To my left there was a good view of The Old Man of Coniston

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As I climbed views opened up behind me back over to Coniston Water

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I continued to climb – the summit began to come into view

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I started to get a good view of Swirl How

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I eventually reached the summit.

Looking over towards the Scafells

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Great views with most of the major Lake District fells visible as well as Windermere, Esthwaite Water and Coniston Water.

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It was windy on the top so I found a sheltered spot to have a bite to eat before setting off towards my next destination – Swirl How.  This required descending down to Swirl Hawse before the steep climb and scramble up the Prison Band.

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I don’t know why this broad ridge is called the Prison Band, but for a while it seemed I had been sentenced to hard labour!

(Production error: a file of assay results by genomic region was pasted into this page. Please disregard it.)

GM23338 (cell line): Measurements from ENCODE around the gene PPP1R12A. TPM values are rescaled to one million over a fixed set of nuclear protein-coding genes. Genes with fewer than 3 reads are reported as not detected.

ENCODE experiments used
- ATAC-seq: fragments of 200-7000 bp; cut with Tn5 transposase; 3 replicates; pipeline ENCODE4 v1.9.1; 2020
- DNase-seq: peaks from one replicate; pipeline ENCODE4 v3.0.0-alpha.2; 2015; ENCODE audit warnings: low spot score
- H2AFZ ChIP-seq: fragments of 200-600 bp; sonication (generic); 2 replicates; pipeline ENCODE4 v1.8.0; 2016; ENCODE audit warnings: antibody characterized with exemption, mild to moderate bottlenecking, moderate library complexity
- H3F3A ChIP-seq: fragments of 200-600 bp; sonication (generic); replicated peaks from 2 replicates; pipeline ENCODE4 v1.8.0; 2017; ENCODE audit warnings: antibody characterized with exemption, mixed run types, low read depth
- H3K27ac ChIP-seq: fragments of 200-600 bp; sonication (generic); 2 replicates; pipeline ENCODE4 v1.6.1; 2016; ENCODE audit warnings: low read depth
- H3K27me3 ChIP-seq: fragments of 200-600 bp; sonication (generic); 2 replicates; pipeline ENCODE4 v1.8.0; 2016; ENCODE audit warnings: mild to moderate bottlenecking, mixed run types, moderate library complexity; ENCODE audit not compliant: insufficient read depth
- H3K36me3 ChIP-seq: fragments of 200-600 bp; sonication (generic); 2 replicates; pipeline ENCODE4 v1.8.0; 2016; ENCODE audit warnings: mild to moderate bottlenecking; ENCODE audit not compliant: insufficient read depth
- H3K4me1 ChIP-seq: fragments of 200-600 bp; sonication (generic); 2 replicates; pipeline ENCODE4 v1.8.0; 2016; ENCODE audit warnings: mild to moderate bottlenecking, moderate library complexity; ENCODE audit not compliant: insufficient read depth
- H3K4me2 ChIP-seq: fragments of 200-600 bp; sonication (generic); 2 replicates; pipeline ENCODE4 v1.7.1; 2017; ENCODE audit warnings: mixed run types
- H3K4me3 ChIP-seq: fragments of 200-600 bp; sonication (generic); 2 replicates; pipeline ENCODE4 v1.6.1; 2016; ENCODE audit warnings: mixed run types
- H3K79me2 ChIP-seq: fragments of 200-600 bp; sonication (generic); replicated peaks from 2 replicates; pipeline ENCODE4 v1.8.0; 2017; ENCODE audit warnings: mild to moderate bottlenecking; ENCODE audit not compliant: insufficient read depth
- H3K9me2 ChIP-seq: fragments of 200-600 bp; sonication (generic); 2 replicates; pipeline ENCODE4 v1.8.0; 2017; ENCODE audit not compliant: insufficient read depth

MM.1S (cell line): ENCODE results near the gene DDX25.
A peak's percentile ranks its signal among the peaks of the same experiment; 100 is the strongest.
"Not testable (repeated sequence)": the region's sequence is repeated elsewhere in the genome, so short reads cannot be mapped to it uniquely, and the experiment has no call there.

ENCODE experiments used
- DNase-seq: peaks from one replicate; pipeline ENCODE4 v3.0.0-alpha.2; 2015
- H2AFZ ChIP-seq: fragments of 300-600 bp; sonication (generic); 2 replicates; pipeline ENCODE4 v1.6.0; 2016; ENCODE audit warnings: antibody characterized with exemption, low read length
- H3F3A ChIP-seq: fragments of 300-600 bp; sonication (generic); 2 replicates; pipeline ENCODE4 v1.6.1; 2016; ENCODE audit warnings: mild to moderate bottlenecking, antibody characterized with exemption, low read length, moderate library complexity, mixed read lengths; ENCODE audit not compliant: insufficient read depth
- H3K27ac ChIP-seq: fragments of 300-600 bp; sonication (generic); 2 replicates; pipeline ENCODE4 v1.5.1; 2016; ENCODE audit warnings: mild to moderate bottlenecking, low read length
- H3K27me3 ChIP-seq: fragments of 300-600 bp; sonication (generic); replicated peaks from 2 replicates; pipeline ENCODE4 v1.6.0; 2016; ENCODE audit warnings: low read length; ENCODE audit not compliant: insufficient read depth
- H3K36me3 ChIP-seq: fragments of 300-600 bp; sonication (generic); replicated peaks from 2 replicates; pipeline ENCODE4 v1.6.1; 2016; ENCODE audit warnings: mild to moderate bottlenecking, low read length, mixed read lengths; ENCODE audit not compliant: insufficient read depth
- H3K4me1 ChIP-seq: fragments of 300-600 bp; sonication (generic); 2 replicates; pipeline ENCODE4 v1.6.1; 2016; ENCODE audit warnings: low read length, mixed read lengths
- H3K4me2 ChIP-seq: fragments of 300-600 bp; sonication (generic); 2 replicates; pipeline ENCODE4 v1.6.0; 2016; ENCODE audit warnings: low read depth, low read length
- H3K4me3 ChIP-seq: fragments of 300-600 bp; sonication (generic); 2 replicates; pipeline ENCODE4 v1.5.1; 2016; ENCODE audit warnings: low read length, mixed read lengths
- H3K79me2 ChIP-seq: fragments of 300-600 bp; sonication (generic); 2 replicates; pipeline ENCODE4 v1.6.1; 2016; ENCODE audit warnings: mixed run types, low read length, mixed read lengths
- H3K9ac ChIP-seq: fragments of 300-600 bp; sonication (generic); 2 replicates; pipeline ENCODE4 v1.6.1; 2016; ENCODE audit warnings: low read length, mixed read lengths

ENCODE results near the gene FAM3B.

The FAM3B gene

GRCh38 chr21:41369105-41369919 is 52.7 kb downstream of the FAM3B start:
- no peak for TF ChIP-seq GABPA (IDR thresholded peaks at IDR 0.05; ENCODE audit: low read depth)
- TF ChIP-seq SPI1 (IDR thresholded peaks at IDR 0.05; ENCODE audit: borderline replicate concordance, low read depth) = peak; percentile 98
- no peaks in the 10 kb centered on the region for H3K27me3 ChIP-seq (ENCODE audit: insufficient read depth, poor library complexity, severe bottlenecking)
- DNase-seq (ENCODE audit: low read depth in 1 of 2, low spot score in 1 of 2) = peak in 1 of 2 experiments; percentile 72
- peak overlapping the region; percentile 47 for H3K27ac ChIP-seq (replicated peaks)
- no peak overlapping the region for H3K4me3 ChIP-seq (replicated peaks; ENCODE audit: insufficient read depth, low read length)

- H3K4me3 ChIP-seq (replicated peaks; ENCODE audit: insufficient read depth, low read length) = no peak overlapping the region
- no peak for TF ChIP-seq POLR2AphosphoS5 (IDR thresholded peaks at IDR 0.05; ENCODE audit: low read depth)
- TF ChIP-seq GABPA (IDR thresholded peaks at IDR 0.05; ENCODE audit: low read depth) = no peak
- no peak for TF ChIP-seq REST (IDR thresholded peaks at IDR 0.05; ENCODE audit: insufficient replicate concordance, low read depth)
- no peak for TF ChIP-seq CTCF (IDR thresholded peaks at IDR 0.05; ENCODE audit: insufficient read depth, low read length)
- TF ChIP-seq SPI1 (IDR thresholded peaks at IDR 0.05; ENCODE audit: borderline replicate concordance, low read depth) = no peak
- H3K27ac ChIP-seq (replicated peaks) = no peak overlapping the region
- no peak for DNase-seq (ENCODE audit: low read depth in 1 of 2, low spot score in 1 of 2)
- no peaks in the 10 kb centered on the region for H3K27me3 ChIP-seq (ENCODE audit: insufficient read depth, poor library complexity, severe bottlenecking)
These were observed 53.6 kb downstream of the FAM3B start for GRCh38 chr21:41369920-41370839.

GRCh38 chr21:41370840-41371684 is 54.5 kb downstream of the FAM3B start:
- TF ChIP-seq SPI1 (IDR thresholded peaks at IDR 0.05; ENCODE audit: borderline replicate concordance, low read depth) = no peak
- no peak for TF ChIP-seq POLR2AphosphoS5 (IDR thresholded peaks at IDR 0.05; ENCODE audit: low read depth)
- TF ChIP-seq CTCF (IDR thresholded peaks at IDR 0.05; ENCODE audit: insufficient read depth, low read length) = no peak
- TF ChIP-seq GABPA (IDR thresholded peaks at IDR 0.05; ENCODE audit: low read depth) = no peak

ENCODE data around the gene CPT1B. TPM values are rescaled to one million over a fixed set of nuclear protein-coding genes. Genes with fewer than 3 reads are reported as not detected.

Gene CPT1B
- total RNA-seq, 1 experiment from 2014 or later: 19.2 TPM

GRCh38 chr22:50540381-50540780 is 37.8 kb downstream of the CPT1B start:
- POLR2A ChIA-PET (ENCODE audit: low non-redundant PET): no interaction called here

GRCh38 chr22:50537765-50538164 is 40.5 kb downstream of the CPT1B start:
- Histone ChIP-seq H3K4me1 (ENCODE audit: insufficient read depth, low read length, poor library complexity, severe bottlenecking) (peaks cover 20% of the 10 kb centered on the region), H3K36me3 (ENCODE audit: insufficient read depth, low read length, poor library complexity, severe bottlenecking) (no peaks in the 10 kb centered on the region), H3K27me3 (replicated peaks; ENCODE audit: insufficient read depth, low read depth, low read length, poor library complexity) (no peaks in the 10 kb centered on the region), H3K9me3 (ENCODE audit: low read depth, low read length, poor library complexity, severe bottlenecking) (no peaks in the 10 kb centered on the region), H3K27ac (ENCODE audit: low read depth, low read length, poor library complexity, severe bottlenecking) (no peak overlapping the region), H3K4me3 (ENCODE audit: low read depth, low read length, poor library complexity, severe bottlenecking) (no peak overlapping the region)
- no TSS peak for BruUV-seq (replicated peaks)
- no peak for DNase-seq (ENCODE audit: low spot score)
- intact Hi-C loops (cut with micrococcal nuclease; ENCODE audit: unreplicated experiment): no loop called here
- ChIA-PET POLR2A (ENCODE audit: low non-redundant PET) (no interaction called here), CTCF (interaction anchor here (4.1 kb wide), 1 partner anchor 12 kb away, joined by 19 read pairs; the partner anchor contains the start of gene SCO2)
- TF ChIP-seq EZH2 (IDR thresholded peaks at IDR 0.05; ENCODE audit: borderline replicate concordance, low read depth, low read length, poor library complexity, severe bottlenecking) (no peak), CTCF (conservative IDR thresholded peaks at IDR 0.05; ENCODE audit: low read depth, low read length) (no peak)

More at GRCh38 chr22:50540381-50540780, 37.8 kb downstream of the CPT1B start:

I was up on the summit quicker than I expected, again being battered by the wind. But the views were good.

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After a short stop to chat with a couple who’d arrived at the top just before me, and who took a photo of me by the cairn (so I could prove to family and friends that I got there!) I carried on walking along the top of Swirl How before descending down to Lever Hawse and climbing up the next high point – Brim Fell.

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Reaching the summit I headed on towards the final fell to conquer, the highest of the Coniston Fells, the Old Man of Coniston.

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So another short descent before the climb up to the final summit.

When I made it to the top it was quite busy (it always is!) and windy. The views back across the ridge and down to Coniston Water made it worth it!

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And there was Dow Cragg that I’d climbed the previous day

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Now it was time to descend back down to Coppermine Valley. It’s a steep track up to the top and, so, down from the summit!

Looking down to Low Water, the small tarn in the basin below the summits of the Old Man and Brim Fell